Islam, Catholicism and Modernity: Evangelii Gaudium and Muslim-Christian Dialogue

Christian-Muslim relations have followed a sinuous path throughout the centuries. At times they have provided reason for hope, and at others they have encountered stumbling blocks in the path to mutual understanding. The Apostolic Exhortation Evangelii Gaudium is presented on both sides as a new step in the history of Christian-Muslim understanding. Read the full article »

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A New Beginning

Evangelii Gaudium goes beyond providing an introduction to interreligious dialogue from the perspective of the new “Poverello” of Rome, Pope Francis. It is, and I feel sure of this, an emphatic proposal for interreligious dialogue to be reframed as a duty for religious communities, and an essential condition to the establishment and maintenance of peace in the world. Read the full article »

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Dialogue Between the Catholic Church and the Modern World

Since his election in March 2013, Pope Francis has aroused enthusiasm and raised the hopes of many through the articulation and lived example of his vision of a Church open to dialogue with the modern world. Pope Francis’ recent Apostolic Exhortation, Evangelii Gaudium, is no exception, delivering an even more explicit invitation for the Church to avoid entrenchment. Read the full article »

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Woman and Her Complementary Relationship to Man

In response to the stirring invitation issued by Paola Bernardini to offer a theological account of the complementarity of women and men “without jeopardizing their equality,” I would like to take a close look at both the complementary relationship and equality of the sexes from a biblical perspective. To do so, I would like to begin at the beginning, as it were, with the Genesis account of the creation of man and woman.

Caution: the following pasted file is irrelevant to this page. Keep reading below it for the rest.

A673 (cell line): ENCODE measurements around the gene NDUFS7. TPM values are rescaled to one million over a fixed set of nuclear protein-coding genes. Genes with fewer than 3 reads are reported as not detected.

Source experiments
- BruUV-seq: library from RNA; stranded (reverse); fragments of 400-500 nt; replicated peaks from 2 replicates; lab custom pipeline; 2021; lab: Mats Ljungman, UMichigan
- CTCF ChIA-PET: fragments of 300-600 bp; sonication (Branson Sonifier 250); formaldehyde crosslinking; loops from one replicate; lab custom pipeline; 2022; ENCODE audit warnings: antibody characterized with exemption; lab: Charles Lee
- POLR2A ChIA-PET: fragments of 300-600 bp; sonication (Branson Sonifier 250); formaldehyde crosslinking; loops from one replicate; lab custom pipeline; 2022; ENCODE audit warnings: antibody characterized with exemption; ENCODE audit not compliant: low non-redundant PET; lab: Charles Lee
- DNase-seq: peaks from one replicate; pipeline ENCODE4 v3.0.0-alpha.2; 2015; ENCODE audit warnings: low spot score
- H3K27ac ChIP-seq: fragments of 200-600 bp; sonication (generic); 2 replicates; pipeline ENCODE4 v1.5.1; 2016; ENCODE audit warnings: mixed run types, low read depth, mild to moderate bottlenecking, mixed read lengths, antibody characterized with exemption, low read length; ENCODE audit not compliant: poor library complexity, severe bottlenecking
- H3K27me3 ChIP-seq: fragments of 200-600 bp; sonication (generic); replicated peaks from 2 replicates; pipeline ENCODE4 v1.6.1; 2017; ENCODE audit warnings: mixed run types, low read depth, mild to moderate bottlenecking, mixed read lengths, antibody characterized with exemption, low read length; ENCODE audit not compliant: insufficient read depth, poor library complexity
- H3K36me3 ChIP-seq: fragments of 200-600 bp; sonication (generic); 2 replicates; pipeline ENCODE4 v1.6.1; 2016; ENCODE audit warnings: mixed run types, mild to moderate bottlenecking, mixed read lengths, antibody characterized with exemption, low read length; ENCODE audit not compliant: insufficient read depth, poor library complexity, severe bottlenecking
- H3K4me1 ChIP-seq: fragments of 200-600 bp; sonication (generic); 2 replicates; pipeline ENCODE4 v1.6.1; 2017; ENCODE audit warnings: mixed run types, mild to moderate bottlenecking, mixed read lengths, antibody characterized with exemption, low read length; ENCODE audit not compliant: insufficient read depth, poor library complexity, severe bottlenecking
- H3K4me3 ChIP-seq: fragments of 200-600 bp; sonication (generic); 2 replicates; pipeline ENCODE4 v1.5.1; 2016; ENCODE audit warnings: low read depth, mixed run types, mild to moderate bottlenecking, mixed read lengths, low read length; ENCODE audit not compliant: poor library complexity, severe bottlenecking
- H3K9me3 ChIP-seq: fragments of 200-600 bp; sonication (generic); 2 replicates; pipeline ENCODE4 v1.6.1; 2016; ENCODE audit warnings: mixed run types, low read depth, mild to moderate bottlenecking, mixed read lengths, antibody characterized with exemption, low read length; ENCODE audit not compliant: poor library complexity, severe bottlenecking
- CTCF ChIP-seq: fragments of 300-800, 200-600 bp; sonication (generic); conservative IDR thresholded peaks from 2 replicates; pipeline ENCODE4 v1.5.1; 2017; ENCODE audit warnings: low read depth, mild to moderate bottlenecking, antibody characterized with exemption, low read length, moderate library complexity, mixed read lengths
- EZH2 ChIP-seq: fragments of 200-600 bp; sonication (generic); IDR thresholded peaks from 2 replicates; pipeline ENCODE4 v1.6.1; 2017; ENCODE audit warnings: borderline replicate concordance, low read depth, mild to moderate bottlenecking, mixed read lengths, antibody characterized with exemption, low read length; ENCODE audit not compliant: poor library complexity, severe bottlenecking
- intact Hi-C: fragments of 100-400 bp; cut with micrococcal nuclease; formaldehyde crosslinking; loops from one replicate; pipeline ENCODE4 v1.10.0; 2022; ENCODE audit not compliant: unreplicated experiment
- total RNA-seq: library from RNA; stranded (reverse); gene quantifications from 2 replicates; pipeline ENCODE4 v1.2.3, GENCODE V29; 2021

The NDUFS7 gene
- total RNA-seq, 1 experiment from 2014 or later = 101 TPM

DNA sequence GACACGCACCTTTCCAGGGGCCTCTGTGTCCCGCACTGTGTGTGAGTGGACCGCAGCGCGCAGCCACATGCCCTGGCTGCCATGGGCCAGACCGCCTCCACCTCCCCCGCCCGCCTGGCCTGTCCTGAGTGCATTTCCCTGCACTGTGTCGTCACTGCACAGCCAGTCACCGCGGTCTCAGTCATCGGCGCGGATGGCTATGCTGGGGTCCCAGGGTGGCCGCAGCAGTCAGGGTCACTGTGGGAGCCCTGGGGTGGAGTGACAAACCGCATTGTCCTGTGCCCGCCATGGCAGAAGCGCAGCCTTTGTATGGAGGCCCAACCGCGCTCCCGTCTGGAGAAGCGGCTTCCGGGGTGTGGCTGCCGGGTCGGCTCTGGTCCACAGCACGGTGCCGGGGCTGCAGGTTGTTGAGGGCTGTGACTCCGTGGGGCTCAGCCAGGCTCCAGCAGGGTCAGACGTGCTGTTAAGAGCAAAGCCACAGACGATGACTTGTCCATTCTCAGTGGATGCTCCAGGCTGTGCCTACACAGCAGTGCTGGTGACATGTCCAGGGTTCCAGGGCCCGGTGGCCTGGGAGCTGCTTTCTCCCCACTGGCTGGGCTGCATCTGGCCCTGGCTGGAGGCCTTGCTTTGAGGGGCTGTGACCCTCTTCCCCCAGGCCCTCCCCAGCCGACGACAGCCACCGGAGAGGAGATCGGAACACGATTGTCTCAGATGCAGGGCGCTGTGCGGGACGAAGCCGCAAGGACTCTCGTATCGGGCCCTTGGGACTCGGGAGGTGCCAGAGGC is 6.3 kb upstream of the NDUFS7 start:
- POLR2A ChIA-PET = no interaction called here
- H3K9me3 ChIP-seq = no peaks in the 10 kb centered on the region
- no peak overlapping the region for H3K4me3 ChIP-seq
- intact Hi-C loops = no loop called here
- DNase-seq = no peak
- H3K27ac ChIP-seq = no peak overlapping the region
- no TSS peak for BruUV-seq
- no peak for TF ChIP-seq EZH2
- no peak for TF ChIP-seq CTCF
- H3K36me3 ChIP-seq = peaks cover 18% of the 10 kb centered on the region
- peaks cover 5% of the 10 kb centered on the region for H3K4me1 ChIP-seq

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Debating the Status of Women in Tunisia

As noted in a previous post on the Contending Modernities blog by Michael Driessen, post-authoritarian Tunisia has become the site of fascinating debate between contending modernities — one being self-consciously Islamist and democratic and the other being assertively secular and liberal. One battlefield where the conflict is currently fiercest is the status of women.

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Which Language, Whose Vernacular?: Vatican II and Liturgical Politics in Bangalore (Part 3)

This post is the third in a three-part series on the sometimes violent liturgical battles that have been waged in the Catholic Church in Bangalore, India, since the reforms of Vatican II. Though the Second Vatican Council began fifty years ago this year, conflicts about the place of Bangalore’s diversity of vernacular languages in the Church’s liturgy remain unresolved to this day. Part 1 recounted the origins of the conflict in the 1960s. Part 2 picked up the story at the beginning of the 1970s. Part 3, the present post, takes the story to the present day, drawing out its ironic implications for Catholic modernity and the Church’s modern “reforms.”

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Which Language, Whose Vernacular?: Vatican II and Liturgical Politics in Bangalore (Part 2)

This post is the second in a three-part series on the sometimes violent liturgical battles that have been waged in the Catholic Church in Bangalore, India, since the reforms of Vatican II. Though the Second Vatican Council began fifty years ago this year, conflicts about the place of Bangalore’s diversity of vernacular languages in the Church’s liturgy remain unresolved to this day. Part 1 recounted the origins of the conflict in the 1960s. Part 2 picks up the story at the beginning of the 1970s.

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